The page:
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Avoiding subprime, but not charity

Charitable giving

TEXT OF STORY

Lisa Napoli: On this day we give thanks, a story about giving away some of your look. Investment bank Goldman Sachs has managed to avoid the heavy losses its competitors have suffered from the subprime mortgage fallout. So its announced the creation of a new billion-dollar charitable fund. Marketplace's Amy Scott has details.


Amy Scott: Goldman Sachs' partners will give a portion of their salaries to the new fund. The firm made more than $8 billion in the first nine months of the year.

Morningstar analyst Ryan Lentell says it makes sense to give some of it away:

Ryan Lentell: It's probably a good way to earn some good will when the press is gonna get after them over how much the company is pocketing, despite the problems in the market in general.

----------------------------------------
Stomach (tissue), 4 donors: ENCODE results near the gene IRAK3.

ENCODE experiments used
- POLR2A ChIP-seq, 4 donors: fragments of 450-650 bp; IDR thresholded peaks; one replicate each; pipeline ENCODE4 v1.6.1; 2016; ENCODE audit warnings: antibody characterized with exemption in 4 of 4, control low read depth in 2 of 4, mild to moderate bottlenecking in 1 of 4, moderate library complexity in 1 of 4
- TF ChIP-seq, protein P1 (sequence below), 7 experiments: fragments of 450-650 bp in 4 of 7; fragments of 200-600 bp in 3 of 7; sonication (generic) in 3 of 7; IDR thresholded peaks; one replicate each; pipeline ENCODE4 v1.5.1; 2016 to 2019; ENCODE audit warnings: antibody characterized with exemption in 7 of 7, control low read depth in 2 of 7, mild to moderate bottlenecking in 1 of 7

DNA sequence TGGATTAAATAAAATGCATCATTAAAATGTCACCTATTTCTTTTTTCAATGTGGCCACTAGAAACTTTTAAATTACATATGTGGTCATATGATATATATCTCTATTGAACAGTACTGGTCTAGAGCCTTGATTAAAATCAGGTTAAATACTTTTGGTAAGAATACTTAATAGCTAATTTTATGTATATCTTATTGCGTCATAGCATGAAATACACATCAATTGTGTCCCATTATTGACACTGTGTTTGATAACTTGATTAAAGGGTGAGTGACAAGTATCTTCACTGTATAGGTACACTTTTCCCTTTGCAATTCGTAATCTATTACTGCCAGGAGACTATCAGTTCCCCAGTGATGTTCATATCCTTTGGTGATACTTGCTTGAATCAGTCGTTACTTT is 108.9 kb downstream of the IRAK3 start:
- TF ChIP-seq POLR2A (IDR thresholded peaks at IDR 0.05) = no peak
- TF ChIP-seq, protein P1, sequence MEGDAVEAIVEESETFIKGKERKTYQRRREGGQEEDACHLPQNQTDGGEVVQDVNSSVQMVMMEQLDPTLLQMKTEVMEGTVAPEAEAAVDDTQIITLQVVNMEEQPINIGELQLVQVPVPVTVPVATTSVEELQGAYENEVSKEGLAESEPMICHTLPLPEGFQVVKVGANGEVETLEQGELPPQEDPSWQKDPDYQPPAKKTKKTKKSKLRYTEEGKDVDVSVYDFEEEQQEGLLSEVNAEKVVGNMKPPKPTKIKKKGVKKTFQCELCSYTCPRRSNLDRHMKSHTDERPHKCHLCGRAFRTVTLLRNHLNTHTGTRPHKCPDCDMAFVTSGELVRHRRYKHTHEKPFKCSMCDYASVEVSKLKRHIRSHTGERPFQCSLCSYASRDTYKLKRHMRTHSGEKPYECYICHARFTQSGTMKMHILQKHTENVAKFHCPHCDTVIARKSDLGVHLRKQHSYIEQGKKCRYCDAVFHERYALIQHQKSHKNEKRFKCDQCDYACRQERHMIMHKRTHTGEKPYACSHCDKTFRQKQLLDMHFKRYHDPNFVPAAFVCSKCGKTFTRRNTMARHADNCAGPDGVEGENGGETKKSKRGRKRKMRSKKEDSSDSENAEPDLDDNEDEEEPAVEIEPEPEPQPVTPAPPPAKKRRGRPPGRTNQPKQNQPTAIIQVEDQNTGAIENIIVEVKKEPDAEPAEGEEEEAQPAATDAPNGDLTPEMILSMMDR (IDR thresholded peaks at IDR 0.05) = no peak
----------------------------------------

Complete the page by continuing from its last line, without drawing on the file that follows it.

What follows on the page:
Goldman Sachs isn't the only philanthropist on Wall Street. Bear Stearns requires some senior managers to give at least 4 percent of their salaries to charity each year. Last year, they gave $45 million.

Bond trader Josh Weintraub says the tough part is choosing which causes to support.

Josh Weintraub: It's actually a high-class problem. You know we look at each one based on its merit and what it means to us, and we balance it out.

The somber mood on Wall Street is taking a toll on fundraising.

Marla Willner of TD Securities raises money for the Libby Ross Foundation. It supports breast cancer research.

Marla Willner: People generally aren't feeling as well-off, so it makes them feel less able to contribute.

Maybe she should try Goldman Sachs.

In New York, I'm Amy Scott for Marketplace.

About the author

Amy Scott is Marketplace’s education correspondent covering the K-12 and higher education beats, as well as general business and economic stories.

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